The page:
The Berry's Creek Study Area (BCSA) is a sediment "Mega Site" located in Bergen County, New Jersey, just across the Hudson River from New York City. It is an urban mix of industrial, commercial and residential properties. Berry's Creek itself is a tidal tributary of the Hackensack River, and its watershed encompasses approximately 12 square miles of marshes. The watershed has been found to contain elevated levels of contaminants of potential concern (COPCs) that have migrated to the watershed from various point and non-point sources. A group of potentially responsible parties (BCSA Cooperating PRP Group, or Group) has formed to conduct an RI/FS at the site. In 2007, the Group selected Geosyntec to lead a team to develop and implement the three-phased RI/FS. Ultimately, the results of the RI/FS will be used by U.S. EPA to prepare a Record of Decision.
Geosyntec's Scope of Services
Geosyntec is conducting the RI/FS with a U.S. EPA-approved Work Plan describing a sampling program designed to collect the appropriate data. The purpose of the RI is to identify the nature and extent of contamination in the BCSA and potential human and ecological risks posed by the COPCs. The Work Plan focuses sampling efforts and guides data collection to support risk-based remedial actions. Marshes adjacent to the Creek are included in the study to evaluate the ecological relationships and exchanges of COPCs between these areas. Geosyntec is collecting the data necessary to achieve an equitable and scientifically defensible remedy decision. We are using the study results to prepare an FS to assess possible remedies for the BCSA that address the identified remedial action objectives. The ultimate work product produced will be a remedial plan that cost-effectively addresses the potential pathways of human health and ecological risk.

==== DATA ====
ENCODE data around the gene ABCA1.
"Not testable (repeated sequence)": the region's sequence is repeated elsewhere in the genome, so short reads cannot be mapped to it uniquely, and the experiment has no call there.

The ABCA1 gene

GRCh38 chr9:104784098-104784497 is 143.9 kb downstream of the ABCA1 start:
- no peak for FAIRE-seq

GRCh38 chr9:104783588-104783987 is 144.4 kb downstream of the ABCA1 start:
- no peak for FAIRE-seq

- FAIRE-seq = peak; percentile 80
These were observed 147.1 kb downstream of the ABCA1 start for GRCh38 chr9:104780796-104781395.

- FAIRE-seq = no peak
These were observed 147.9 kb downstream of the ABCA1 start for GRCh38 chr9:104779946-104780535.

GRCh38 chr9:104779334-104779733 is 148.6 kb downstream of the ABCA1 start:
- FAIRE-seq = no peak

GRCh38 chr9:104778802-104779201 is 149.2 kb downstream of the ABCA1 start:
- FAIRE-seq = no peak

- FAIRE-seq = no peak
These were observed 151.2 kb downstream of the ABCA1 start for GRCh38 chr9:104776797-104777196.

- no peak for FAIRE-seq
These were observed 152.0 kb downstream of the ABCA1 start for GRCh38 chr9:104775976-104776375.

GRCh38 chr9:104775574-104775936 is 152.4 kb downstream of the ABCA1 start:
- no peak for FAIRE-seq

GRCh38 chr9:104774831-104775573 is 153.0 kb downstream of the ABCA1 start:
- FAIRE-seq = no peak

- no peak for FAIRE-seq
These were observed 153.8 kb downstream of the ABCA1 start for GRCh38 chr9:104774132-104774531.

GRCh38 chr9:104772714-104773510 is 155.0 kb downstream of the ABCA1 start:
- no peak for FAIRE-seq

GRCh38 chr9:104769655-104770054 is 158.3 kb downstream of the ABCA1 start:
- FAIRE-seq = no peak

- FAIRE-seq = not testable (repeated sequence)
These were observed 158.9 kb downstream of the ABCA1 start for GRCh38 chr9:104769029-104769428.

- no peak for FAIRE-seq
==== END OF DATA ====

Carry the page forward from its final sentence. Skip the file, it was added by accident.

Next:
The RI/FS tasks have been organized into three phases. These three phases are being conducted to allow an adaptive site management approach. Phase 1 is designed to emphasize characterization of the site hydrodynamics, initiate routine monitoring, and obtain an assessment of the horizontal distribution of the COPCs in sediment, marshes, surface water, and biological samples. Phase 2 is designed as a follow-up investigation to focus on areas of concern identified in Phase 1. Phase 2 will include toxicity testing, marsh sampling, and coring to establish the vertical extent of COPCs. Phase 3 includes routine monitoring and sampling to fill any data gaps. The FS has been initiated and is being performed in parallel with the RI to ensure sampling provides meaningful data for identification, evaluation and recommendation of a practical risk-based remedial alternative. This phased approach will allow for iterative field sampling and for further refinement of the Data Quality Objectives and COPCs.
The current scope of work includes the characterization of the physical template; development of the water budget and conceptual site model; sediment, surface water, marsh biota and hydrodynamic sampling; a cultural resource assessment; hydrodynamic and biogeochemical modeling; and a human health and ecological risk assessment.
There are several specific challenges that make this site unique. First is the sheer magnitude of this Mega Site, including marshes, the creek and its tributaries. Second, the creek is tidal and has several tide gates located along its length. These factors strongly influence the hydrodynamics of the system. Another challenge is the fact that the BCSA is one of the first sites in the country to be addressed as an entire watershed; there is little guidance or precedent for this work. Large portions of the site include a dense and sometimes impenetrable marsh dominated by Phragmites australis, a tall, aggressive and unruly invasive species of reed, making access yet another challenge. Finally, the project includes a large number of analytical samples which will require rigorous oversight to avoid errors and maintain quality.